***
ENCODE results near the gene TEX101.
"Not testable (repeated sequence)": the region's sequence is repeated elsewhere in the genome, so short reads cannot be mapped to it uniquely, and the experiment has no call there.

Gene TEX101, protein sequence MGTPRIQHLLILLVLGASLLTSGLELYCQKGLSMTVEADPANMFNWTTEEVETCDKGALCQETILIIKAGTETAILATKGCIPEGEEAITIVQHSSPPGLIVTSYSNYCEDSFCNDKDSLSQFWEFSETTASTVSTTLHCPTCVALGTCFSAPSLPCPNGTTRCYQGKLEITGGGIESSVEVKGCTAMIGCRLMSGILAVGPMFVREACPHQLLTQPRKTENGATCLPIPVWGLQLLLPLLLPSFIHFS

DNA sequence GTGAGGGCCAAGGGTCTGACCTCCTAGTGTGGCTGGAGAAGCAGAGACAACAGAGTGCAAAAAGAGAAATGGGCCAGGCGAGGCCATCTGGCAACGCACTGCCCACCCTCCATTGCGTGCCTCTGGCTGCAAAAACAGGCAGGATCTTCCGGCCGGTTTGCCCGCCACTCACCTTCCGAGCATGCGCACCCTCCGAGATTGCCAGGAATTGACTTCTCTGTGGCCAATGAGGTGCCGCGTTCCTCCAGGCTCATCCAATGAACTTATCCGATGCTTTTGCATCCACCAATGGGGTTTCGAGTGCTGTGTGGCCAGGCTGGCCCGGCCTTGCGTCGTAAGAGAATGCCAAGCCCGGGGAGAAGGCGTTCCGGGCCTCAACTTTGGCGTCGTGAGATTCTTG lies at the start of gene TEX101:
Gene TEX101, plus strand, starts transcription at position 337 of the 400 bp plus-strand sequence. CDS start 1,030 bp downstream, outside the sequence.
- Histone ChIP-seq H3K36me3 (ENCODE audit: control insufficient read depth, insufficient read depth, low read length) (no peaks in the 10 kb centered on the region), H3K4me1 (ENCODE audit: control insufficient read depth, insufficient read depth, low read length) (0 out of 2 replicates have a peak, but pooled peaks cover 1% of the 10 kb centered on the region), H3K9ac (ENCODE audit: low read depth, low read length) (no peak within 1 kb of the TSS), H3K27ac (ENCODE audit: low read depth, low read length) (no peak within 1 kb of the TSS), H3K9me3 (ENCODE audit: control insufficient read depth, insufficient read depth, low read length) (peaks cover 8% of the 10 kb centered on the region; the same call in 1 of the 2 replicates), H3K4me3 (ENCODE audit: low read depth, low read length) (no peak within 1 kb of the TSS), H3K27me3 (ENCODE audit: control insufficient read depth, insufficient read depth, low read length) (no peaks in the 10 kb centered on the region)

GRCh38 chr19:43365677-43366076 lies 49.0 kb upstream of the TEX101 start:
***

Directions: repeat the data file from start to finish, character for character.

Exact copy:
ENCODE results near the gene TEX101.
"Not testable (repeated sequence)": the region's sequence is repeated elsewhere in the genome, so short reads cannot be mapped to it uniquely, and the experiment has no call there.

Gene TEX101, protein sequence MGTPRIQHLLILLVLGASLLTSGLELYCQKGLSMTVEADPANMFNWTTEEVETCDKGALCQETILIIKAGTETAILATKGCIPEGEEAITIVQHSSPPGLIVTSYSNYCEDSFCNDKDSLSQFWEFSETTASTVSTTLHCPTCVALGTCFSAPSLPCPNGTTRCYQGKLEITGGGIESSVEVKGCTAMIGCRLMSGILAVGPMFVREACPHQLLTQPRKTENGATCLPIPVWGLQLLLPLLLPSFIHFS

DNA sequence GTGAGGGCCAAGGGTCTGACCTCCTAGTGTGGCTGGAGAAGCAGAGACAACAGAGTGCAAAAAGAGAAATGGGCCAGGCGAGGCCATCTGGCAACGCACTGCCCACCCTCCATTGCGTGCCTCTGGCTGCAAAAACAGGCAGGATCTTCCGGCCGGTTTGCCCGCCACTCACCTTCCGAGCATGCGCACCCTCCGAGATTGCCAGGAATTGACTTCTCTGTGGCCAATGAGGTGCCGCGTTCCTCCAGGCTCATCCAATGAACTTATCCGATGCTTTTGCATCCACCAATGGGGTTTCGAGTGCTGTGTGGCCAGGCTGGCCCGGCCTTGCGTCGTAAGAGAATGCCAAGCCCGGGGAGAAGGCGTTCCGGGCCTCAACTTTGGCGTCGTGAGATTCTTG lies at the start of gene TEX101:
Gene TEX101, plus strand, starts transcription at position 337 of the 400 bp plus-strand sequence. CDS start 1,030 bp downstream, outside the sequence.
- Histone ChIP-seq H3K36me3 (ENCODE audit: control insufficient read depth, insufficient read depth, low read length) (no peaks in the 10 kb centered on the region), H3K4me1 (ENCODE audit: control insufficient read depth, insufficient read depth, low read length) (0 out of 2 replicates have a peak, but pooled peaks cover 1% of the 10 kb centered on the region), H3K9ac (ENCODE audit: low read depth, low read length) (no peak within 1 kb of the TSS), H3K27ac (ENCODE audit: low read depth, low read length) (no peak within 1 kb of the TSS), H3K9me3 (ENCODE audit: control insufficient read depth, insufficient read depth, low read length) (peaks cover 8% of the 10 kb centered on the region; the same call in 1 of the 2 replicates), H3K4me3 (ENCODE audit: low read depth, low read length) (no peak within 1 kb of the TSS), H3K27me3 (ENCODE audit: control insufficient read depth, insufficient read depth, low read length) (no peaks in the 10 kb centered on the region)

GRCh38 chr19:43365677-43366076 lies 49.0 kb upstream of the TEX101 start: